1. Judith Lammers & Sweder van Wijnbergen & Daan Willebrands, 2011. "Gender Differences, HIV Risk Perception and Condom Use," Tinbergen Institute Discussion Papers 11-051/2, Tinbergen Institute.
    2. Rassoul Yazdipour & William P. Neace, 2013. "Operationalizing a Behavioral Finance Risk Model: A Theoretical and Empirical Framework," Journal of Entrepreneurial Finance, Pepperdine University, Graziadio School of Business and Management, vol. 16(2), pages 1-32, Spring.
    3. Crosetto, Paolo & Filippin, Antonio, 2012. "The "Bomb" Risk Elicitation Task," IZA Discussion Papers 6710, Institute for the Study of Labor (IZA).
    4. Gino, Francesca & Margolis, Joshua D., 2011. "Bringing ethics into focus: How regulatory focus and risk preferences influence (Un)ethical behavior," Organizational Behavior and Human Decision Processes, Elsevier, vol. 115(2), pages 145-156, July.
    5. Arnaud Reynaud & Stéphane Couture, 2012. "Stability of risk preference measures: results from a field experiment on French farmers," Theory and Decision, Springer, vol. 73(2), pages 203-221, August.
    6. Zion, Uri Ben & Erev, Ido & Haruvy, Ernan & Shavit, Tal, 2010. "Adaptive behavior leads to under-diversification," Journal of Economic Psychology, Elsevier, vol. 31(6), pages 985-995, December.
    7. Willebrands, Daan & Lammers, Judith & Hartog, Joop, 2012. "A successful businessman is not a gambler. Risk attitude and business performance among small enterprises in Nigeria," Journal of Economic Psychology, Elsevier, vol. 33(2), pages 342-354.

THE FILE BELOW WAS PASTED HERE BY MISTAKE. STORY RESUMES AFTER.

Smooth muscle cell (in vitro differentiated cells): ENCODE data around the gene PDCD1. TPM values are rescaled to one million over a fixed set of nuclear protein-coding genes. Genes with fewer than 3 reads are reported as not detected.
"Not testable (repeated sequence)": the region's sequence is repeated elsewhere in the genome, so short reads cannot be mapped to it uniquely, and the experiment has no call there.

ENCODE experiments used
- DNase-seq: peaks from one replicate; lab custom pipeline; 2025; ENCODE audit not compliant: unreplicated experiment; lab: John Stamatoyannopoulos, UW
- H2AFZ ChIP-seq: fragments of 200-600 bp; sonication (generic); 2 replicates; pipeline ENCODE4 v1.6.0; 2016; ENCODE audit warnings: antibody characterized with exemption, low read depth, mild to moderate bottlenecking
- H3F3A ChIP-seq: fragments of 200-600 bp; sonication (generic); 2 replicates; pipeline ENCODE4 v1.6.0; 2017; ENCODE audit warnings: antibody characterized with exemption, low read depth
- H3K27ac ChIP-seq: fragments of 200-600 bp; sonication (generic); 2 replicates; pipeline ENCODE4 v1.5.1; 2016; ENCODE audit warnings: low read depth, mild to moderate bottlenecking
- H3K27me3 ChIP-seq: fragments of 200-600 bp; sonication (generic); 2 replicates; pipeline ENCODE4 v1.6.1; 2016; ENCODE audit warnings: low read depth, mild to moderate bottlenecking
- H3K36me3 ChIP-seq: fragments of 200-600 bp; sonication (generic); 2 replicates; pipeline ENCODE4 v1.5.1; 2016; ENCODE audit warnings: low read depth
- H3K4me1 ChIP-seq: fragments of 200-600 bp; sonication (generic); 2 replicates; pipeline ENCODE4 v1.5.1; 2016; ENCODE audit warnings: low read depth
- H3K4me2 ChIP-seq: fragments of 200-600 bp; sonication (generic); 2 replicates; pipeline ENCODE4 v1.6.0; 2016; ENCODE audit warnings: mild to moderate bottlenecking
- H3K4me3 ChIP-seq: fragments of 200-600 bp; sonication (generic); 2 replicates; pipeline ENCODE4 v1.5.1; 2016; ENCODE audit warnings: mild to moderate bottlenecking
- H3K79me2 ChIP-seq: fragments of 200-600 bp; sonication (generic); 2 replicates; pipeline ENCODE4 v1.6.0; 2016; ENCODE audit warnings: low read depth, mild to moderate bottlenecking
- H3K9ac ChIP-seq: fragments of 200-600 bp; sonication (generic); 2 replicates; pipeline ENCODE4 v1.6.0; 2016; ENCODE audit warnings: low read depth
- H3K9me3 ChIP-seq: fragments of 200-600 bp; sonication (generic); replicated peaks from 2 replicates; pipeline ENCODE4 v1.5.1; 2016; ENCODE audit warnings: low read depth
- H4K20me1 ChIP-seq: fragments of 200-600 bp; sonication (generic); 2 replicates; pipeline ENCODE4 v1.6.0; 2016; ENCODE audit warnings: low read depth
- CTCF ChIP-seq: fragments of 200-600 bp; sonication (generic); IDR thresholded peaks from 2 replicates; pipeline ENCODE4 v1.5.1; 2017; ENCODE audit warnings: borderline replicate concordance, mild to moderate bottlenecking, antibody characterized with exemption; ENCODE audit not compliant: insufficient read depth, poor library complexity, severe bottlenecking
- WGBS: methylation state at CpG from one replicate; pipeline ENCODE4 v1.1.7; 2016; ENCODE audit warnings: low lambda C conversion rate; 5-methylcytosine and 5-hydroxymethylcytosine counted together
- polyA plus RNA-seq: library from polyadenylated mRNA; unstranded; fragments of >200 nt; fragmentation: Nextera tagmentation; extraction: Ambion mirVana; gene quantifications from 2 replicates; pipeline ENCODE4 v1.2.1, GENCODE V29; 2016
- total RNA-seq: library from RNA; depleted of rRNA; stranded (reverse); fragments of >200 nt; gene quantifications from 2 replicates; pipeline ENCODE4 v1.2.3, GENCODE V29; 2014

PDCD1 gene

8. Deck, Cary & Lee, Jungmin & Reyes, Javier A. & Rosen, Christopher C., 2013. "A failed attempt to explain within subject variation in risk taking behavior using domain specific risk attitudes," Journal of Economic Behavior & Organization, Elsevier, vol. 87(C), pages 1-24.
    9. James Sundali & Rachel Croson, 2006. "Biases in casino betting: The hot hand and the gambler's fallacy," Judgment and Decision Making, Society for Judgment and Decision Making, vol. 1, pages 1-12, July.
    10. Jungmin Lee & Cary Deck & Javier Reyes & Chris Rosen, 2008. "Measuring Risk Attitudes Controlling for Personality Traits," Working Papers 0801, Florida International University, Department of Economics.
    11. Michał Krawczyk, 2014. "Probability weighting in different domains: the role of stakes, fungibility, and affect," Working Papers 2014-15, Faculty of Economic Sciences, University of Warsaw.
    12. April Bernard & Osaretin Iyare & Winston Moore, 2008. "Individual Risk Propensity and Risk Background," Journal of Gambling Business and Economics, University of Buckingham Press, vol. 2(3), pages 53-70, December.
    13. Hemmerich, Joshua A. & Elstein, Arthur S. & Schwarze, Margaret L. & Moliski, Elizabeth Ghini & Dale, William, 2012. "Risk as feelings in the effect of patient outcomes on physicians' future treatment decisions: A randomized trial and manipulation validation," Social Science & Medicine, Elsevier, vol. 75(2), pages 367-376.